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To some extent, I have seen an evolution, on the part of Father Barron, on this topic in the past few years.One of my early blog posts on the topic of Hell, and why it is a reasonable teaching, actually made use of a video by Father Barron wherein he articulates quite well the reasonableness of the Biblical teaching.Pope Benedict says in effect, that we “may suppose” that the great majority of people end up eventually in heaven.It is true, that at the end of the video he does brook the notion that we don’t know if anyone is specifically in Hell, but he does not dismiss the notion either, and leaves the matter sufficiently vague, such that his vigorous defense of the reasonableness of Hell is not undermined. But in more recent years Father Barron has seem to move more steadily toward the notion, that Hell is largely unpopulated and that the Lord’s teaching that many go there is largely to be set aside in favor of other notions relating to His mercy. Barron states his fundamental objection to Martin’s reiteration of Church teaching and of It seems to me that Pope Benedict’s position — affirming the reality of Hell but seriously questioning whether that the vast majority of human beings end up there — is the most tenable and actually the most evangelically promising.Ralph Martin ably answers father Barron’s critique, HERE, but the heart of his answer is that the Pope’s reflections are in the form of a supposition.But permit just a few summary bullet points: In the current discussion taking place in the blog is here, I have this particular regret.Namely, that a man and a priest I admire greatly, Father Robert Barron holds the position he currently does on this topic.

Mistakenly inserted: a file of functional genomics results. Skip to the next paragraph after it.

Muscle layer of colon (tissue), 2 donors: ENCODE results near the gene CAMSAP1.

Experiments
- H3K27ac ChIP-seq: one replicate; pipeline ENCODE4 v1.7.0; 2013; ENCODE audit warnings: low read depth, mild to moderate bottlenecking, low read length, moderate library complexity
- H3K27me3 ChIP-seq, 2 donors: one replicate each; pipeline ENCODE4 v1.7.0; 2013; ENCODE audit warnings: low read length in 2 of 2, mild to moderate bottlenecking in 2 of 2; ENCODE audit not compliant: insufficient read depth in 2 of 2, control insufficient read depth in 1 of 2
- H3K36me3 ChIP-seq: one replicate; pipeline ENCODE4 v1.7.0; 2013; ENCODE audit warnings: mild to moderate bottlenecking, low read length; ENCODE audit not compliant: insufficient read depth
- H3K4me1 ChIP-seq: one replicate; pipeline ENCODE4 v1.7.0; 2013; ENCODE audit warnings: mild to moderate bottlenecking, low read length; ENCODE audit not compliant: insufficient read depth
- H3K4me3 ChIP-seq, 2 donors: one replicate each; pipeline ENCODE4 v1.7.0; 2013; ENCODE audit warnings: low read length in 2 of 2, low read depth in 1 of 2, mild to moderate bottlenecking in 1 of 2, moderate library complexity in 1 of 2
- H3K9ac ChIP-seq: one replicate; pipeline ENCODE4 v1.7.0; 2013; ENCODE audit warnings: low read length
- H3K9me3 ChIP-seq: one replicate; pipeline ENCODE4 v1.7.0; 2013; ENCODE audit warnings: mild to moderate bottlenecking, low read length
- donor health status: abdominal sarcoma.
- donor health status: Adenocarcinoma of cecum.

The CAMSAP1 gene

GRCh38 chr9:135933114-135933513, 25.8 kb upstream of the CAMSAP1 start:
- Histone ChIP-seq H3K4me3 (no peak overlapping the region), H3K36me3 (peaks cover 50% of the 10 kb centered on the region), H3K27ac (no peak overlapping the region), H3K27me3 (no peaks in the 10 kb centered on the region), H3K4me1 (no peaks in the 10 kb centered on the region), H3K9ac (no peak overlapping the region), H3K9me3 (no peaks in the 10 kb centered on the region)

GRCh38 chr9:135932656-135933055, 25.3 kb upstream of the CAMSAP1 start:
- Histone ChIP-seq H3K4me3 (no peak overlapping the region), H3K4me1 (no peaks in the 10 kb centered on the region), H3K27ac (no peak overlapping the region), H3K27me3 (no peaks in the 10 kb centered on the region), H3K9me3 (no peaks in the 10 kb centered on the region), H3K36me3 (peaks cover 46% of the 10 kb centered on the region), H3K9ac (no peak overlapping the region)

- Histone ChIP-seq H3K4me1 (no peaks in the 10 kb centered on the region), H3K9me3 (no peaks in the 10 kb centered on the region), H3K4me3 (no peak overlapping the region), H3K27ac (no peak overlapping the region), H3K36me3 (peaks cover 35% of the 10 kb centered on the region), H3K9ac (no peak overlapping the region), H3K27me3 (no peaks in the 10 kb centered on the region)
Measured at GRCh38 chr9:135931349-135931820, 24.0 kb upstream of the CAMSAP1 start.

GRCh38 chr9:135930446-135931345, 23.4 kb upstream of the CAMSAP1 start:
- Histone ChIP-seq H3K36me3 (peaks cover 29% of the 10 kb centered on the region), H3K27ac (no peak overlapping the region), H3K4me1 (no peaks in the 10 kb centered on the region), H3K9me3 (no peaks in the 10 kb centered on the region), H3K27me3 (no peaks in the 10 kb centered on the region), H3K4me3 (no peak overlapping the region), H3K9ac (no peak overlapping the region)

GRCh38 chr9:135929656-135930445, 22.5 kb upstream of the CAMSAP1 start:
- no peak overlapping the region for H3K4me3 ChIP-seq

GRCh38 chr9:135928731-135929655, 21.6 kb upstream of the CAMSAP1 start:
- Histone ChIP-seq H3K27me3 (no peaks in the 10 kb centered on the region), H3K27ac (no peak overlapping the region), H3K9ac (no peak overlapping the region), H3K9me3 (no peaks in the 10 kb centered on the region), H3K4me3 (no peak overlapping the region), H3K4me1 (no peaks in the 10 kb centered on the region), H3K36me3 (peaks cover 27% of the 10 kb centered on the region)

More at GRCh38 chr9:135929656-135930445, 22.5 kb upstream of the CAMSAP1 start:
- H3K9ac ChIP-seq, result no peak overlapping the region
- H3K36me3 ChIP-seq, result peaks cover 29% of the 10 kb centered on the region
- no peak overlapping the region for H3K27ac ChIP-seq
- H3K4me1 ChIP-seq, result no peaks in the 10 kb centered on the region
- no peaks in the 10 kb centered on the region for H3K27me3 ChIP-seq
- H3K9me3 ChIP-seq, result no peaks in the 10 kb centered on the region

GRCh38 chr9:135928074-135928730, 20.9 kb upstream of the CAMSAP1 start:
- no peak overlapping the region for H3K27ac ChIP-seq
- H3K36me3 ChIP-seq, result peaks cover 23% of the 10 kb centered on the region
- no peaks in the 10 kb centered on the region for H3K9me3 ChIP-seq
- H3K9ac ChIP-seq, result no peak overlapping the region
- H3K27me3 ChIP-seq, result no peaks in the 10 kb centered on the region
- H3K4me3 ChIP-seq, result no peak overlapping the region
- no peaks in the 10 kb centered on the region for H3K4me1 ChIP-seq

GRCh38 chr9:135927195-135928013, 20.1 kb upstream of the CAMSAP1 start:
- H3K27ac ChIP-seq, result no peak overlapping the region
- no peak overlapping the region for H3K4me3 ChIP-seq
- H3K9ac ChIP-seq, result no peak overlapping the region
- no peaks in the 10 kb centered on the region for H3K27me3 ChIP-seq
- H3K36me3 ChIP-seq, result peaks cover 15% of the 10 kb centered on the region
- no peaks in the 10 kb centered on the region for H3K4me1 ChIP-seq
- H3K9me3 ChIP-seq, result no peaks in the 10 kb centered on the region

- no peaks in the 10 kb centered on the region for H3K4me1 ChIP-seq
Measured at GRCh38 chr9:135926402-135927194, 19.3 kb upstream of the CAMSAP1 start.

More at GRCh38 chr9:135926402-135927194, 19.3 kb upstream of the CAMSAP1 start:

As most of you know, there has been a rather vivid discussion recently in the blogosphere on the subject of hell.As one who has written rather substantially, on the topic of hell, and our need to recover a more biblical notion regarding judgment and hell, I pray that you will tolerate me adding my own voice to the recent discussions.Those who read this blog regularly, will know that I have spoken on the topic of Hell on any number of occasions.For example: The Hell of It ——–Hell Has to Be——Will Many Be Saved?


Ralph Martin also details in a respectful way recent trends, which have influenced a great many Catholics, and others to discount the biblical teaching, as well as the Christian Tradition of over 1900 years, prior to modern reconsideration.

I will not rewrite all the articles that I have referenced above, and re-defend the teaching on Hell, as I have done before, and Ralph Martin has done ably and thoroughly in his book.


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